The Guardian August 15, 2001

Rio Tinto's "corporate thuggery"

Hunter Valley coal mineworkers found to have been "unfairly dismissed" 
by Rio Tinto in October 1998 and their families protested in Sydney on 
August the 8th against the company as it seeks a stay order against the 
Industrial Commission's decision ordering their reinstatement with full 
back pay.

The Australian Industrial Relations Commission found Rio Tinto guilty of 
unfairly dismissing 11 coal mineworkers at its Hunter Valley No 1 mine on 
October 20, 1998. The Commission ordered their reinstatement  with full 
back pay. Ninety-seven other coal mineworkers were also dismissed by Rio 
Tinto at the same mine and at the same time using the same procedure. 

Tony Maher, CFMEU Mining and Energy Division General President said that 
"after their two-years-and- nine months ordeal, the Hunter Valley 
mineworkers had hoped that the Commission's July 9 decision would bring to 
an end the years of suffering and hardship that they and their families 
have endured since their unfair dismissal.

"However, Rio Tinto shattered this hope when it announced on July 24 that 
it would appeal against the decision. Rio Tinto will attempt to drive the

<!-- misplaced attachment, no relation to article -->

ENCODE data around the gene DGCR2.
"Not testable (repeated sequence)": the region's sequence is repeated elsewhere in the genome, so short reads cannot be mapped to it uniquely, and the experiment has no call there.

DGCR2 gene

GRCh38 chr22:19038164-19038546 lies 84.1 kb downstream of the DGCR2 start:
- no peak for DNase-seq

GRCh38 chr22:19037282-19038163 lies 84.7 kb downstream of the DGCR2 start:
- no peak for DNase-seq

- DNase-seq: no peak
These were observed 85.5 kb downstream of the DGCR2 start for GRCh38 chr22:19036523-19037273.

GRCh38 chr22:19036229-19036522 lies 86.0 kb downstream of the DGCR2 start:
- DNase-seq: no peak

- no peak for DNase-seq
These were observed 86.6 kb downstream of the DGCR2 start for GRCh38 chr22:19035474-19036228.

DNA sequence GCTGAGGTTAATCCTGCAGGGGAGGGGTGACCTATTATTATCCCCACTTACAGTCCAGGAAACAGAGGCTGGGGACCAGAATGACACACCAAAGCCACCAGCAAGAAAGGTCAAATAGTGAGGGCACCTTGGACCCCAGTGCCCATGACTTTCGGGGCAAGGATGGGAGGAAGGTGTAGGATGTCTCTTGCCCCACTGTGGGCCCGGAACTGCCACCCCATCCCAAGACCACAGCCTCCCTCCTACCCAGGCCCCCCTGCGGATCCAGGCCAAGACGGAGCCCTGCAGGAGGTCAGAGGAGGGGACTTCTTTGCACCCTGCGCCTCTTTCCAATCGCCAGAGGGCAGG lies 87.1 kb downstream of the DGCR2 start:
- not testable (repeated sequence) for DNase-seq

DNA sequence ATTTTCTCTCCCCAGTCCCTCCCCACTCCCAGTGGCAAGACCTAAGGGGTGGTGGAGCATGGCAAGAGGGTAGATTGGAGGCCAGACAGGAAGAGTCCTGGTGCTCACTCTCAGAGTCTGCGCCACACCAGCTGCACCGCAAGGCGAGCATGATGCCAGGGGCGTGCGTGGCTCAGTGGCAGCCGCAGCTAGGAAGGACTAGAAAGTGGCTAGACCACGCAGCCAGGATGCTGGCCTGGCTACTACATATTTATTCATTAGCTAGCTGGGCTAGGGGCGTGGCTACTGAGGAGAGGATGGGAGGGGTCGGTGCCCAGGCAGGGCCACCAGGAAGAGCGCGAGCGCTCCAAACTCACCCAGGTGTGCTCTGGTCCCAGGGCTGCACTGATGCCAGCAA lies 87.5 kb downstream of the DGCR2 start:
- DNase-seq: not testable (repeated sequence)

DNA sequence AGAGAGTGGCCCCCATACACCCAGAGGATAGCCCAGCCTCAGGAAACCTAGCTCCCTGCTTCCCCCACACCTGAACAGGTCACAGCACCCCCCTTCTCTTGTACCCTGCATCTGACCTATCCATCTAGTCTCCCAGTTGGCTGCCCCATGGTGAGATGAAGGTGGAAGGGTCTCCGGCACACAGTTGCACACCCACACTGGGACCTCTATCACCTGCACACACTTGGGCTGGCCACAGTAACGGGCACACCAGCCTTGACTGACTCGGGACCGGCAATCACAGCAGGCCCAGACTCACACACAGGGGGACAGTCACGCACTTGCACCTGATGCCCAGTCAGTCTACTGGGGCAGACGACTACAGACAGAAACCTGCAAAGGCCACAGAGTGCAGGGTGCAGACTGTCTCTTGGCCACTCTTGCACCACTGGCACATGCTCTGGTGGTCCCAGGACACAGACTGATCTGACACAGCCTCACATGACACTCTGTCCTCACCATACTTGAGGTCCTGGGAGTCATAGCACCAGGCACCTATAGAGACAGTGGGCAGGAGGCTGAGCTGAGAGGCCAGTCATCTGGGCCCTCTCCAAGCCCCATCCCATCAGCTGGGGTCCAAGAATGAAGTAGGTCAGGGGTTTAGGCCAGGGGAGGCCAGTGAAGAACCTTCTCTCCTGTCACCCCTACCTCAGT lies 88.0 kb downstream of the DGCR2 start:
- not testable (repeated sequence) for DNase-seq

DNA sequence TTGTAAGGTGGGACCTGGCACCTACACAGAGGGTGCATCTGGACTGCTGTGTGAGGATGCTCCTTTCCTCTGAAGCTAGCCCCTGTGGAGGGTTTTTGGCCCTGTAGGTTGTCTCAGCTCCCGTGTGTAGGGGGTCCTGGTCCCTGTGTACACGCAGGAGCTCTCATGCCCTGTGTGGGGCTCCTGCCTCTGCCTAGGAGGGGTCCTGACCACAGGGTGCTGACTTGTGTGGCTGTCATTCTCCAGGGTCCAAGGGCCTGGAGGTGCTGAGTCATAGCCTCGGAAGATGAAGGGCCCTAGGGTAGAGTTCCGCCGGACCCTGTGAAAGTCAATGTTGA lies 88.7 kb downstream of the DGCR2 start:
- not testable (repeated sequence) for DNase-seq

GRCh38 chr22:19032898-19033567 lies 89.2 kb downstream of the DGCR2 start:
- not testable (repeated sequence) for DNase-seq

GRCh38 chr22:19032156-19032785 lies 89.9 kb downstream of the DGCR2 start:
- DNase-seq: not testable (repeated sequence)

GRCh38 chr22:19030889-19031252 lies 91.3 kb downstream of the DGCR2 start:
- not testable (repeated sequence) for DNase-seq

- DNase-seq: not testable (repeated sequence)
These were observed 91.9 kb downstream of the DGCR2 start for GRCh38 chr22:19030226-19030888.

knife in a bit deeper with an application for a stay order against the 
Commission's ruling until the appeal is heard.

"If Rio Tinto is successful, the unfairly dismissed Hunter Valley coal 
mineworkers would be deprived not only of the right to go back to work, but 
denied any payment by Rio Tinto until the appeal is decided. This would 
prolong their years of suffering and hardship by up to a further 12 
months", said Mr Maher.

"Corporate thuggery" is how Mr Maher described Rio Tinto's treatment of the 
Hunter Valley mineworkers.

"This is a $60 billion company that has just announced a more than $1.61 
billion profit for the past six months and it still vindictively pursues 
decent Australian workers and their families who are victims of the 
company's unfair practices".

"It is a disgrace. These families have suffered enough", stressed Tony 
Maher. He called on the company to abide by the Commission's decision.

In Central Queensland, another 16 coal mineworkers found to have been 
unfairly dismissed at Rio Tinto's Blair Athol operation are at least on the 
payroll while the company appeals against the Commission's decision that 
they too be reinstated with full back pay to July 1998.

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